“The bulk of the population is Malay, or rather that peculiar product of the fusion of Malay, Siamese and other races which in Kelantan passes for Malay. the Kelantan man is taller, better built and stronger than the true Malay. He is probably also of a temperament more easy-going, more open and less excitable than his cousins in the south. Gay, debonair,a good sportsman and a humorist, easily moved alike to brief anger and to affection, and endowed by nature with extraordinarily good manners, the man of Kelantan makes, as usual acquaintance, the best of good company, whether he be a Raja at a bull-fight or a peasant engaged as a jungle guide. Below the surface, however, he is natural born intriguer, and for that reason is also a slave to continual suspicion of the motives of his neighbours. He is consequently an inveterate liar; but his deceits are far from skilful and his soul is entirely free from shame whenever his prevarications are exposed. That the Malay is lazy and will not work is common saying in the mouths of Europeans in Malaya. True, the Malay will often decline to work in the particular manner in which the european desires him to do so, that is as a mining cooly or plantation hand in the service of the said European, but the Malay is by no means an idle person. In Kelantan he grows the seventy thousand odd tons of rice which feed the population, he catches and dries fish enough for home consumption and for considerable export, he makes some forty thousand pikuls of kopra every year, he works boats on the river, and, in fact, he makes a very comfortable living, supplies all his wants, and is contented. It is not probable that any European who condemns him would himself continue to work at tin mine or rubber estate after he had made enough to satisfy all his wants and to be able to realise all his ideals in order merely to satisfy the demand of some stranger for labour.”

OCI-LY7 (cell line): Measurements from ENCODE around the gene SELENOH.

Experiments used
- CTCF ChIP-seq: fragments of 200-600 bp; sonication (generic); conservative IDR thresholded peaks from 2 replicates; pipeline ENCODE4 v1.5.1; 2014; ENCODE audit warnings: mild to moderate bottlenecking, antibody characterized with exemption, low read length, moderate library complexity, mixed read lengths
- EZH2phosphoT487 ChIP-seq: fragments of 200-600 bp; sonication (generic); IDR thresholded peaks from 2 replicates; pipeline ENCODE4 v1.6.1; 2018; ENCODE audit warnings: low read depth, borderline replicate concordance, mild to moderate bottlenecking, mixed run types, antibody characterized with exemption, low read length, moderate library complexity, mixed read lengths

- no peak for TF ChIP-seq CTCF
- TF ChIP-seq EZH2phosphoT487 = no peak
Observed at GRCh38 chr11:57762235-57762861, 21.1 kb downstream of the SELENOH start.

Taken from Kelantan : a state of the Malay peninsula – a handbook of information written by W.A. Graham published by Glasgow : Glasgow U. P., 1908.

Gay in the extract means cheerful… hehe